Chlorophyll absorbs photons (light). The energy in the photon extracts an electron from a molecule of water. Electron transfer creates intermediate superoxide and hydroxyl radicals from the oxygen and hydrogen from the donor water molecule.
In normal photosynthesis, these radicals are quickly used to power the reduction of NADP to NADPH and the synthesis of ATP from ADP. NADPH and ATP in turn power the synthesis of sugars from carbon dioxide and water, via the Calvin cycle.
These radicals are highly reactive. If they hang around and don't get used properly in redox reactions, they will just as happily attack DNA, proteins, and structural lipids within the cell, and are therefore dangerous. In normal plant cells that get too much sun, for instance, free radicals can build up and cause cell damage.
My guess is that the author's "bomb" is made up of higher concentrations of these radicals within a cell with no apparent machinery to perform the downstream (photosynthetic) chemical reactions needed to consume them safely.
I skimmed the (sadly, paywalled) paper, and it sounds like my guess was right, that it is indeed these radicals that are the danger from having chlorophyll, with no light-independent (Calvin cycle) mediated reactions to safely consume the energy in them:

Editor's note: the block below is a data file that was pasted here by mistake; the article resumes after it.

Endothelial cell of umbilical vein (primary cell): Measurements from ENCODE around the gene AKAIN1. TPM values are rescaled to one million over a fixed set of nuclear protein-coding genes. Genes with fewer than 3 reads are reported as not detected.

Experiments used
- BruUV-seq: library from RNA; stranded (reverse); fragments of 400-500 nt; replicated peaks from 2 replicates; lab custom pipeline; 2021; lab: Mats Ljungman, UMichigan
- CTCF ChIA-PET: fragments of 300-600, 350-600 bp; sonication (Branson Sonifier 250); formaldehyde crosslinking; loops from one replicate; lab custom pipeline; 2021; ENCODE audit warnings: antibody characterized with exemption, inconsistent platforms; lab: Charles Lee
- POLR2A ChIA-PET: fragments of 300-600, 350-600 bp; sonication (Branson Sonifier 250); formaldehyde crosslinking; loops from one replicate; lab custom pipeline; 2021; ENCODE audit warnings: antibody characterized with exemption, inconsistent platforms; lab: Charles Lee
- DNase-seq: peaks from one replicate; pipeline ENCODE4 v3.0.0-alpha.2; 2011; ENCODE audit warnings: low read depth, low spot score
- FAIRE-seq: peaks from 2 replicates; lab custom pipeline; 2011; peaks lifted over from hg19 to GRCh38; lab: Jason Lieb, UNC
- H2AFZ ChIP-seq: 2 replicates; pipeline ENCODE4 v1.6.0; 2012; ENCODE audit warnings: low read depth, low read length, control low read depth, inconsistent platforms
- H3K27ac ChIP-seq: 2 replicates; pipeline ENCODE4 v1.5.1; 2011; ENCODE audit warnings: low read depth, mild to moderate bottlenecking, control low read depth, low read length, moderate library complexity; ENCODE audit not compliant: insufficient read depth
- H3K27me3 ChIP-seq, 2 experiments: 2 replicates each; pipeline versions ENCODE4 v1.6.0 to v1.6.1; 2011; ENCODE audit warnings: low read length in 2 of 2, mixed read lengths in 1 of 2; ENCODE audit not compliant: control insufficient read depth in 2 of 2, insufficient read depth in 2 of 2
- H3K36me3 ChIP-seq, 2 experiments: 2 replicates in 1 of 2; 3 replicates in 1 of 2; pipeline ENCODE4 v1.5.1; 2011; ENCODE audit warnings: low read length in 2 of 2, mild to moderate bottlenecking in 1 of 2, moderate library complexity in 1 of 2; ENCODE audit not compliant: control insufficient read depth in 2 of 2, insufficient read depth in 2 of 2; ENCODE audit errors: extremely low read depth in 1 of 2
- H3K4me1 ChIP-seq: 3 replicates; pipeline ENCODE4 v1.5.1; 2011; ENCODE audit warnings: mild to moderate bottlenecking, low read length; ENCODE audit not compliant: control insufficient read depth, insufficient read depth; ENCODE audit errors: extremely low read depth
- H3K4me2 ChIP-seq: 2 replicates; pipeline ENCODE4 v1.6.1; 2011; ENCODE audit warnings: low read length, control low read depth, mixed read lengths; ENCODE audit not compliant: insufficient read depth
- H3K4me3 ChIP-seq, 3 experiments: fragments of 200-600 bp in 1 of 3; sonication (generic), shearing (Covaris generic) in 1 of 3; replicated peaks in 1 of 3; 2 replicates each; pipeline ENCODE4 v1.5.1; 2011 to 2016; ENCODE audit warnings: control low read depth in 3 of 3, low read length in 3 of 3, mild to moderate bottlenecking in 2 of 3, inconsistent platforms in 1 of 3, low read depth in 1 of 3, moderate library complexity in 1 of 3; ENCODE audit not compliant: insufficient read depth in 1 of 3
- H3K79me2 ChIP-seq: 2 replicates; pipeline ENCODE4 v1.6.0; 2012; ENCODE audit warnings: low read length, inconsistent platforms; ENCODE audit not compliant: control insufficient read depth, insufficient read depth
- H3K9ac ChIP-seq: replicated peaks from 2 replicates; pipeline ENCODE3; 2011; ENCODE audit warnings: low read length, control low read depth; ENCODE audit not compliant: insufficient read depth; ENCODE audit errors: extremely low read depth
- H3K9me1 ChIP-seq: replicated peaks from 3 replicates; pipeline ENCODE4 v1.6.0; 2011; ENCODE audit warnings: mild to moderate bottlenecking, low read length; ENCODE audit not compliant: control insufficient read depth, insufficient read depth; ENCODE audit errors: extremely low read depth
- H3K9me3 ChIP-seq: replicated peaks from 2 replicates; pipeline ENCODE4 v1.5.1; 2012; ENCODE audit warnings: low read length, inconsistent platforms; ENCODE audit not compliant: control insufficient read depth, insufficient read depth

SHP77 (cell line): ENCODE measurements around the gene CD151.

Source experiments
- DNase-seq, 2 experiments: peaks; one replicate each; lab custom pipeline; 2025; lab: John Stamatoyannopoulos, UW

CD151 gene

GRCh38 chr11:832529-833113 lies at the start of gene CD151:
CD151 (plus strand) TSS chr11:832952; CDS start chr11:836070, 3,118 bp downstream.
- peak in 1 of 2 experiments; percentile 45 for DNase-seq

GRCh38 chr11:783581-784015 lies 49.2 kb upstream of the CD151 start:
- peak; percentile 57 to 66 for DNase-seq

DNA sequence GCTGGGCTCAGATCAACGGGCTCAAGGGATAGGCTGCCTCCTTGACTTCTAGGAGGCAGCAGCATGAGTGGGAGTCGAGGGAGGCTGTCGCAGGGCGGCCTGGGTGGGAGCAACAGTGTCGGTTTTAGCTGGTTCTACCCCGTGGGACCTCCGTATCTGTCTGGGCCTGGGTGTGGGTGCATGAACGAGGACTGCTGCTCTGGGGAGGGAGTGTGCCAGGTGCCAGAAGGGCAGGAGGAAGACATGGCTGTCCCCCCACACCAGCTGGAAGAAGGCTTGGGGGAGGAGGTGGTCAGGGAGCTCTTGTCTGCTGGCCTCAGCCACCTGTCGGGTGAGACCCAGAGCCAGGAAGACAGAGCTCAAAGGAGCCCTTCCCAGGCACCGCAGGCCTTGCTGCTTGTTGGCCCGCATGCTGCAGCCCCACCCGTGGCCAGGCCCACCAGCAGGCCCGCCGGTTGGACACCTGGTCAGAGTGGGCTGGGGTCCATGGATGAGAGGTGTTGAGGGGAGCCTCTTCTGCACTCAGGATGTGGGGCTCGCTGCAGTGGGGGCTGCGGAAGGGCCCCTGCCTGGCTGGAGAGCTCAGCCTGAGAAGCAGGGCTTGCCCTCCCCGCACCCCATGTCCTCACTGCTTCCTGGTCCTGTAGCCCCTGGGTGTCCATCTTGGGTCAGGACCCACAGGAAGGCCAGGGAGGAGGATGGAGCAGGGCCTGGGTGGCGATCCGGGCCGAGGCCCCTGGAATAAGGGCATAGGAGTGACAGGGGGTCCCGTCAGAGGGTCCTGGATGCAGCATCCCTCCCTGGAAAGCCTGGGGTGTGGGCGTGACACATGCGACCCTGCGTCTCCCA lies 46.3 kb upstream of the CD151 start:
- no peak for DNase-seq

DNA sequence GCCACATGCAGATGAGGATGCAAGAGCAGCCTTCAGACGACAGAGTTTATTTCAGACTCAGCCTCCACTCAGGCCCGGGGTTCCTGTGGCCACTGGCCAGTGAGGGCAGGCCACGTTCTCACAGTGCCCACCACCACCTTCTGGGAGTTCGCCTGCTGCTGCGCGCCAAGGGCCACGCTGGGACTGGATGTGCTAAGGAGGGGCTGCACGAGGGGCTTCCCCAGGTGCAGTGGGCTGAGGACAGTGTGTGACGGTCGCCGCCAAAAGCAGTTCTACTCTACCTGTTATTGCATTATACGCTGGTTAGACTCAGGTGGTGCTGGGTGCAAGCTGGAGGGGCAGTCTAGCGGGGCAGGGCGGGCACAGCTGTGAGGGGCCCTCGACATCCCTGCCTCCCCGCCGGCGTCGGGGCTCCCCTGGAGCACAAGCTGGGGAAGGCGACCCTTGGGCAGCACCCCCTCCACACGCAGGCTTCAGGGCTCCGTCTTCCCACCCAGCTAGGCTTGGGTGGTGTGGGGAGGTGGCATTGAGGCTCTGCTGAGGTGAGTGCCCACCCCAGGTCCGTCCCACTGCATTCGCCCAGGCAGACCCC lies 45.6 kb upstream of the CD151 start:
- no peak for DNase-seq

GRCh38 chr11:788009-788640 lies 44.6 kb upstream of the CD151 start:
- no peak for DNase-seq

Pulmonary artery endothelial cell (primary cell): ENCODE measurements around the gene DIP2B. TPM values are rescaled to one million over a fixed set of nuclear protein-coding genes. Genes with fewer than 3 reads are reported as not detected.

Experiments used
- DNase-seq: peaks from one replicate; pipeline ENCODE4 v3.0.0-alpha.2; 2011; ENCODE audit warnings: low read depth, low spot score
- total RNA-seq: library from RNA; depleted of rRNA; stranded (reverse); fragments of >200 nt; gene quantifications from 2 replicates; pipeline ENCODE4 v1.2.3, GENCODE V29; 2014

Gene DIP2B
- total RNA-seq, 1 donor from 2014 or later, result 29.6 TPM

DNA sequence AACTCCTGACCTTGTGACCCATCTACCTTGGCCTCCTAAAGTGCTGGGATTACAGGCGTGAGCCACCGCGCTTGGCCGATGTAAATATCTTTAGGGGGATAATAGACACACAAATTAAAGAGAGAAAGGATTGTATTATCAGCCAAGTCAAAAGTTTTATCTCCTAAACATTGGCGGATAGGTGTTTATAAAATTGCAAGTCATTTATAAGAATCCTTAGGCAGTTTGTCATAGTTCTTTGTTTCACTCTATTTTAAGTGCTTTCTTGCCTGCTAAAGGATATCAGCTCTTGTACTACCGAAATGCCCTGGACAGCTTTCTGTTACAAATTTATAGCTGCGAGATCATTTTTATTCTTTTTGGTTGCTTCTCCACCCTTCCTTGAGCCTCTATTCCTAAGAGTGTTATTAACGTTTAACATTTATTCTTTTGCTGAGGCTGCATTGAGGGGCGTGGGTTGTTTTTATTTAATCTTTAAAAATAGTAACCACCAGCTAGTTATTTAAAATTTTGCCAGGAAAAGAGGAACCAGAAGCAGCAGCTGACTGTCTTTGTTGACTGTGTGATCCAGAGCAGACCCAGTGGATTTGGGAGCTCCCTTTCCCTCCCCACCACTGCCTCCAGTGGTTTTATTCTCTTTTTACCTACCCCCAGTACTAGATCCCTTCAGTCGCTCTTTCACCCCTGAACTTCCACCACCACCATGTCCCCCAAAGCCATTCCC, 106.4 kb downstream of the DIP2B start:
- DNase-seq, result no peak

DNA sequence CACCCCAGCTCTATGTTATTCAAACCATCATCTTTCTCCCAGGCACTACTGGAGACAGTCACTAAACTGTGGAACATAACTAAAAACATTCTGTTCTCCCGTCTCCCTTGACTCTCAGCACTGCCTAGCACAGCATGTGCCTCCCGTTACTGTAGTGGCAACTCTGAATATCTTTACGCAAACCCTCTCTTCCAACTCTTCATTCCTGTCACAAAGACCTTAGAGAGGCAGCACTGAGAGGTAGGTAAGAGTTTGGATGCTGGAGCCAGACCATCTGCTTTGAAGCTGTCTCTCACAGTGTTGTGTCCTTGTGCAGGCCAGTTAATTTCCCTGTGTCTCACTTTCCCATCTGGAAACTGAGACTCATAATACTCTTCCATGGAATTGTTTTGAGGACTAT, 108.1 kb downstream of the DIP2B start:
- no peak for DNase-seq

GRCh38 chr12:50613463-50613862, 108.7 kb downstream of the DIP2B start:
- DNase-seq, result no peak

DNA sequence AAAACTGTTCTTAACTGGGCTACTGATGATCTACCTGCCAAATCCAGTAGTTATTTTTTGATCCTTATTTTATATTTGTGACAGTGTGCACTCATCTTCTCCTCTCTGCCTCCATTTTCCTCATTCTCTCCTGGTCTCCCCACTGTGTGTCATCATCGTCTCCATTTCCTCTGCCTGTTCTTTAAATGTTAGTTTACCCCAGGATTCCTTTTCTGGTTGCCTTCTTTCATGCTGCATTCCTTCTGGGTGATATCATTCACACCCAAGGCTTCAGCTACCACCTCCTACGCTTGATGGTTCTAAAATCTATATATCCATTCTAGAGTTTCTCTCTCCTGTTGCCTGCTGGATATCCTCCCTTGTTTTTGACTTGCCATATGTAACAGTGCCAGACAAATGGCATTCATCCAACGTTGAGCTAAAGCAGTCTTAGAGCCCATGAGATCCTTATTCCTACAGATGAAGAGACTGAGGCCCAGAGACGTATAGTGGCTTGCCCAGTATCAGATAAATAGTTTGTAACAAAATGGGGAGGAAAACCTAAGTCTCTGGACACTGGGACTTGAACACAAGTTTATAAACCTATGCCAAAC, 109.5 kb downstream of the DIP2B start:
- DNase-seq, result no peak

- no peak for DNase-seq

Chlorophyll itself has no natural biological function outside of
photosynthesis, so if photosystems are indeed absent, corallicolids
must have evolved a novel use for either chlorophyll or its closely
related precursors or derivatives. However, these molecules generally
function in light harvesting, which would be destructive to cellular
integrity without the coupling of the resulting high-energy compounds
to photosynthesis. Other possibilities are functions in light sensing,
photo-quenching or the regulation of haem synthesis, but these too
leave open the question of what the cell would do with the highenergy end products.
What's not clear to me is that the genes that help generate chlorophyll are expressed, but the cells are unpigmented. I don't see any explanation where the chlorophyll and associated proteins are localized in the cell — seems like a missing part of the paper, or I missed that part when skimming. Or perhaps the organism has evolved interesting and novel ways to manage the damage caused by these oxygen radicals, or has other mechanisms for consuming them, yet to be identified.
Should motivate further research, especially if these organisms share ancestry with malaria and toxoplasmosis — there might be something interesting to learn that would help with eliminating these diseases. I imagine a biochemical "radical bomb" could be very handy for destroying parasites, if there was a way to expose them to light or some other source of photons; perhaps some drug therapies could target the relevant genes and induce the parasite to destroy itself. Interesting paper.